The 10th International Conference on Alzheimer’s disease and Related Disorders, Madrid, Alzheimer’s & Dementia July 2006, Volume 2, Issue 3, Suppl 1, p. S580.
Refusal Phenomenon Appertaining to End Stage Dementia Patients
B.Z. Aminoff, MD, PhD
Geriatric Division, The Chaim Sheba Medical Center, Tel-Hashomer, and Human Suffering and Satisfaction Research Center, El-Ad, Israel
Key words: end stage dementia, refusal phenomenon, suffering
In memory of the Geriatrics D Department that implemented the refusal phenomenon and suspended its services due to failure in coping with the suffering of end stage and dying dementia patients, hospital caregiver staff, and family members.
The “refusal phenomenon” appertaining to end stage dementia patients (ESDP) has never been was described in medical literature. The refusal phenomenon is entirely different from the well-known “burn out syndrome”, and is a separate and independent sphere of abuse and neglect of elderly patients. In the burn out syndrome the staff is motivated to provide care, and they understand the importance of the challenge, but are exhausted due to the enormous burden. In the refusal phenomenon every effort is made to avoid admission of ESDP and numerous techniques are employed to discharge these patients from the department.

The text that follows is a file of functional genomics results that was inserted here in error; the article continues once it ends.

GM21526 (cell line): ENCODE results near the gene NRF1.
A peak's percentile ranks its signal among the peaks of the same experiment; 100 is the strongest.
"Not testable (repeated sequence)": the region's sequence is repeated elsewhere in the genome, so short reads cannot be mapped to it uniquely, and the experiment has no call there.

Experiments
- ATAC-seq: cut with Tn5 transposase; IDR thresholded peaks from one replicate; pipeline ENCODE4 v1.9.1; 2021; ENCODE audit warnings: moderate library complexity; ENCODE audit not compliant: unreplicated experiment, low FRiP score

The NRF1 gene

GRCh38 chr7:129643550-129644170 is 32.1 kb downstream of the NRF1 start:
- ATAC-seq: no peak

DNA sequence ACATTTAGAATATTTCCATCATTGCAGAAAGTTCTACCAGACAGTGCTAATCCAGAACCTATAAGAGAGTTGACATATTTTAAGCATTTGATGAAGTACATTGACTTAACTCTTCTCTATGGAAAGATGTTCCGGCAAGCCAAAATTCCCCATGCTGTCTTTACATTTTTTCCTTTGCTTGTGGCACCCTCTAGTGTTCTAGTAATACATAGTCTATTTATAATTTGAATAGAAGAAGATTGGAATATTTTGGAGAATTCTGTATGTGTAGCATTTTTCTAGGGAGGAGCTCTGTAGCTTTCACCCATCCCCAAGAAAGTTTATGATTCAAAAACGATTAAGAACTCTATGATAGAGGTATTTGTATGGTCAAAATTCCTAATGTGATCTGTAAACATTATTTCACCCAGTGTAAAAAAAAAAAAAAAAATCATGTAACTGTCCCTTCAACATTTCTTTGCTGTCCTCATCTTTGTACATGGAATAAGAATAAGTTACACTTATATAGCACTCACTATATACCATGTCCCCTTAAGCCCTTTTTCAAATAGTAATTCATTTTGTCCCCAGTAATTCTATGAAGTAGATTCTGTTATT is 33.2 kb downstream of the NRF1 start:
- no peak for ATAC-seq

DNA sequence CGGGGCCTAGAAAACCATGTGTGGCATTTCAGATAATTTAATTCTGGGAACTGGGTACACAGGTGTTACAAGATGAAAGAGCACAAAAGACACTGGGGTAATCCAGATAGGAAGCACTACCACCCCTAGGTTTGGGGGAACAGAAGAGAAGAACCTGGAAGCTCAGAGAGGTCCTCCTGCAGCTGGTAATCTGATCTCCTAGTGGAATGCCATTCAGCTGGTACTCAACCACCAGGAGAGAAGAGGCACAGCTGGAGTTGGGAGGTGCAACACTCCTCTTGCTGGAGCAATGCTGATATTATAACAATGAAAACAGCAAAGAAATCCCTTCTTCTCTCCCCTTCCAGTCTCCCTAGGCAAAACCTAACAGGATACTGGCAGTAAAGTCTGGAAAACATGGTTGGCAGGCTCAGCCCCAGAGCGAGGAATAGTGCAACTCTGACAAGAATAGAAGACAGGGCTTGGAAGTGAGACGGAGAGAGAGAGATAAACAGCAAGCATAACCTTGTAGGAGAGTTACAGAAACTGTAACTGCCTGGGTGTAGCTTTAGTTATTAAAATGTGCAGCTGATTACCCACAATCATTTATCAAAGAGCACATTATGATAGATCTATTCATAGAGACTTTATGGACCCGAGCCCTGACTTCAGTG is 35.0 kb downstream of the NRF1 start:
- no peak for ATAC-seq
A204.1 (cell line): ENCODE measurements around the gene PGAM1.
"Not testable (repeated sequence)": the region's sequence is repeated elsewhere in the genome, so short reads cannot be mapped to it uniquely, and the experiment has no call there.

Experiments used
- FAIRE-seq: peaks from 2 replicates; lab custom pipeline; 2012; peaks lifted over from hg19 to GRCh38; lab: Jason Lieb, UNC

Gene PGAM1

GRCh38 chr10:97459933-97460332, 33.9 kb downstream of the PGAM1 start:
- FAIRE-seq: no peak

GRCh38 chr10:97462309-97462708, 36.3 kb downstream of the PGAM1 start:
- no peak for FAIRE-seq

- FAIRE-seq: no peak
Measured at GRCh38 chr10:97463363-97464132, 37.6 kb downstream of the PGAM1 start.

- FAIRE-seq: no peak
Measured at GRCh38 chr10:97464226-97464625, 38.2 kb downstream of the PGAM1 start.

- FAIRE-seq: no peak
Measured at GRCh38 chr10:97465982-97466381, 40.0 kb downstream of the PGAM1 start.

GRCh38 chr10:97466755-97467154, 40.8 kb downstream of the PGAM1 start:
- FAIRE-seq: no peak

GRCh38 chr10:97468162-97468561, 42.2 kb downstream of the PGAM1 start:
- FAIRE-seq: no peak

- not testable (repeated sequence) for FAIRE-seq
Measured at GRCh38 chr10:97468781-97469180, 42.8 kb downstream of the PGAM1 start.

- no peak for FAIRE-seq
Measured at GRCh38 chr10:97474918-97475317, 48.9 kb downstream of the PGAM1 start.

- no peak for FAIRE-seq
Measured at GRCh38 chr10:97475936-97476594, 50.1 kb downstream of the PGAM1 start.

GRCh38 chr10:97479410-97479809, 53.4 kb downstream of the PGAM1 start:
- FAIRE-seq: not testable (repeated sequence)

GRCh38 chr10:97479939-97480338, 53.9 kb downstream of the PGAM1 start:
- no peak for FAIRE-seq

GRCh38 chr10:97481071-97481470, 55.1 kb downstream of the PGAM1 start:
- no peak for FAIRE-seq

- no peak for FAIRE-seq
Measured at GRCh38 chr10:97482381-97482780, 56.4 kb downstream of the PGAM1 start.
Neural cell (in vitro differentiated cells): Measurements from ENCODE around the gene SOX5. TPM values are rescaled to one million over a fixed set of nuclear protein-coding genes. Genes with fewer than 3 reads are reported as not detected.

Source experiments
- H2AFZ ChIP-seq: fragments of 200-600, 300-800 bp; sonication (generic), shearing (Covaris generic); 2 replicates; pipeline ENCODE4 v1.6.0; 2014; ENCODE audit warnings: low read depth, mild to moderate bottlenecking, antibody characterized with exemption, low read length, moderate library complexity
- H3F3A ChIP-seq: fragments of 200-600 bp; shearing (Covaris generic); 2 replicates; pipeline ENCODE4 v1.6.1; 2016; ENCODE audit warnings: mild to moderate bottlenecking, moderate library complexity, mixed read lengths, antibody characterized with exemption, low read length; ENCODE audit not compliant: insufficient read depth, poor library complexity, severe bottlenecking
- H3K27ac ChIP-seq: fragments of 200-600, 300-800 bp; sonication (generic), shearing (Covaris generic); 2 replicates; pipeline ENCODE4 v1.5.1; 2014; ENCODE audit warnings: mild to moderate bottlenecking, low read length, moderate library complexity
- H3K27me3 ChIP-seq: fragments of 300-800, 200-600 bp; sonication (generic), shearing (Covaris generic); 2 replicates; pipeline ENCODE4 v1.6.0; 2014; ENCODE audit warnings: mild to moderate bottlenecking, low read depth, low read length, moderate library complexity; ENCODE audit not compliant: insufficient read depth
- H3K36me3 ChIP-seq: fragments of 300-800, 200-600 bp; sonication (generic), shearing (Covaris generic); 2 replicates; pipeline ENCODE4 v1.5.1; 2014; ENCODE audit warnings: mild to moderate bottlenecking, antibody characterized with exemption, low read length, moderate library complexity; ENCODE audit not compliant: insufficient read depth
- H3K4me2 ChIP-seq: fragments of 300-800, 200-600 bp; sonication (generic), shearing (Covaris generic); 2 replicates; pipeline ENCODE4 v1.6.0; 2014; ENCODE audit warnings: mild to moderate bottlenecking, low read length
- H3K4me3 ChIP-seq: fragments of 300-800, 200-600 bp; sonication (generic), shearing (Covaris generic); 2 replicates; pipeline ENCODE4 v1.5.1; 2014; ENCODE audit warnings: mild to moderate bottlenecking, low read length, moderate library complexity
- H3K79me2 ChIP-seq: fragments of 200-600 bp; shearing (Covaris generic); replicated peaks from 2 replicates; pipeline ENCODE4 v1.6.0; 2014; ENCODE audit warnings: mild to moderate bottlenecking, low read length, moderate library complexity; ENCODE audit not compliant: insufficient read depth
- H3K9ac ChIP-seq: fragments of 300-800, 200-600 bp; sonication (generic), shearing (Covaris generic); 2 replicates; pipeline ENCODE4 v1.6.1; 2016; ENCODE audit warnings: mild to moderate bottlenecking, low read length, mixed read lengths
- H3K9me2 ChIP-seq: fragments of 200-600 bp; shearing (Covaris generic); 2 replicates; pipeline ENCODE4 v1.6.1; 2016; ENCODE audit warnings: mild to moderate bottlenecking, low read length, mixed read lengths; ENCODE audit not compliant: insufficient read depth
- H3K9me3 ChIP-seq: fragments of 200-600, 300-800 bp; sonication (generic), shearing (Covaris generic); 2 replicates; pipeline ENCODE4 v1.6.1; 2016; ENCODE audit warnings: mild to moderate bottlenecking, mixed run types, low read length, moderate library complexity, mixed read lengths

In the refusal phenomenon, the Health Insurance Funds and hospital caregiver staff reject the importance of the challenge to provide appropriate care to ESDP. The refusal phenomenon applied to ESDP by health services is one of the main causes of suffering in this affliction.
We developed a novel objective tool for measuring suffering in ESD. The Mini-Suffering Examination (MSSE) was presented at congresses in Berlin (1999), Jerusalem (2000), Vancouver (2001), Stockholm (2002), Tokyo (2003), Las-Vegas (2004), Rio-de-Janeiro (2005) and the Committee for Labor, Social Services and Health of the Israeli Knesset (2005), and published in the Archives of Gerontology and Geriatrics (2004;38:123-130).
The results of our research regarding measuring of suffering level of dying dementia patients have been published in the American Journal of Alzheimer Disease and other Dementias (2004;19:243-247) and the American Journal of Hospice & Palliative Medicine (2005;22:344-348. ). We have proved that the MSSE score on the day of admission was 5.62± 2.31, and increased to 6.89±1.95 on the last day of life (P < 0.0001). ). According to the MSSE scale, 63.4% and 29.6% of patients died with high and intermediate level of suffering, respectively. The only response to these disturbing results was closure of the geriatric department wherein we developed the MSSE scale and provided objective, experimental measuring of suffering in end stage and dying dementia patients.